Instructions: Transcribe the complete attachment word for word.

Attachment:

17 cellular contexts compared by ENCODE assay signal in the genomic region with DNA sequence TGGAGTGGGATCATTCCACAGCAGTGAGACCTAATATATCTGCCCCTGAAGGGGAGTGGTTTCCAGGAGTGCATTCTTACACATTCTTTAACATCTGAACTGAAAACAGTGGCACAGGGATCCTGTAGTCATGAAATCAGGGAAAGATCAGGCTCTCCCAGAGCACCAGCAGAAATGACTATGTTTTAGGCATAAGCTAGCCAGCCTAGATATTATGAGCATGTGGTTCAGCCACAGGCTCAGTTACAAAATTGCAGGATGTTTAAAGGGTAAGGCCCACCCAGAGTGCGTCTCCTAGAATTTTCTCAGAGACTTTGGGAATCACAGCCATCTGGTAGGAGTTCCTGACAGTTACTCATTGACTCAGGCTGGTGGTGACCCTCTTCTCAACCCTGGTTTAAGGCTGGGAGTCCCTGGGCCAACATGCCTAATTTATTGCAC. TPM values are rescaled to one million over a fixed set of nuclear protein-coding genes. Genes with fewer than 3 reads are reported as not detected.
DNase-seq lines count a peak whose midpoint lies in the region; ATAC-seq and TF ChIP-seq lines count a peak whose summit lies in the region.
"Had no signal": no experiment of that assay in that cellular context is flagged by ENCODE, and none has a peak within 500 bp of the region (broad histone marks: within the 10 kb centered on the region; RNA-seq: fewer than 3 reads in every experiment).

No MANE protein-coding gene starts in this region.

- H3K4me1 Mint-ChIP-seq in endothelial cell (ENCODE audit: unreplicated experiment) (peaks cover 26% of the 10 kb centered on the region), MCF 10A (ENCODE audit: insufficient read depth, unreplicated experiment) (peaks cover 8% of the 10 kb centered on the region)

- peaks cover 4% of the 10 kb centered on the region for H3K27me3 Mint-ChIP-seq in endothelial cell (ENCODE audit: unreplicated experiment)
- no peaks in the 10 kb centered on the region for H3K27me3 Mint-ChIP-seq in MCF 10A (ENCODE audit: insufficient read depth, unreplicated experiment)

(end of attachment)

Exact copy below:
17 cellular contexts compared by ENCODE assay signal in the genomic region with DNA sequence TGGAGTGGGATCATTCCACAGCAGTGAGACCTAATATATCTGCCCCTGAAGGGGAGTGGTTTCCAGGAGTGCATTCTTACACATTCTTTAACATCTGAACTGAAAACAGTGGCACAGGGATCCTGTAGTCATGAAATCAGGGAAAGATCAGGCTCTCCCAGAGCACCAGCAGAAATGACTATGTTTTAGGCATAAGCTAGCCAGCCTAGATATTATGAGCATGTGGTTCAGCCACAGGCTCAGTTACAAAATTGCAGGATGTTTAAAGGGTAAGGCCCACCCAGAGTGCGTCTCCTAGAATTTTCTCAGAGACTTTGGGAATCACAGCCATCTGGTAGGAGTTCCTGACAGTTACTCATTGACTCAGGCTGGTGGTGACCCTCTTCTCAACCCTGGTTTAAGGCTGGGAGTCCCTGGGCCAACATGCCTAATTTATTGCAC. TPM values are rescaled to one million over a fixed set of nuclear protein-coding genes. Genes with fewer than 3 reads are reported as not detected.
DNase-seq lines count a peak whose midpoint lies in the region; ATAC-seq and TF ChIP-seq lines count a peak whose summit lies in the region.
"Had no signal": no experiment of that assay in that cellular context is flagged by ENCODE, and none has a peak within 500 bp of the region (broad histone marks: within the 10 kb centered on the region; RNA-seq: fewer than 3 reads in every experiment).

No MANE protein-coding gene starts in this region.

- H3K4me1 Mint-ChIP-seq in endothelial cell (ENCODE audit: unreplicated experiment) (peaks cover 26% of the 10 kb centered on the region), MCF 10A (ENCODE audit: insufficient read depth, unreplicated experiment) (peaks cover 8% of the 10 kb centered on the region)

- peaks cover 4% of the 10 kb centered on the region for H3K27me3 Mint-ChIP-seq in endothelial cell (ENCODE audit: unreplicated experiment)
- no peaks in the 10 kb centered on the region for H3K27me3 Mint-ChIP-seq in MCF 10A (ENCODE audit: insufficient read depth, unreplicated experiment)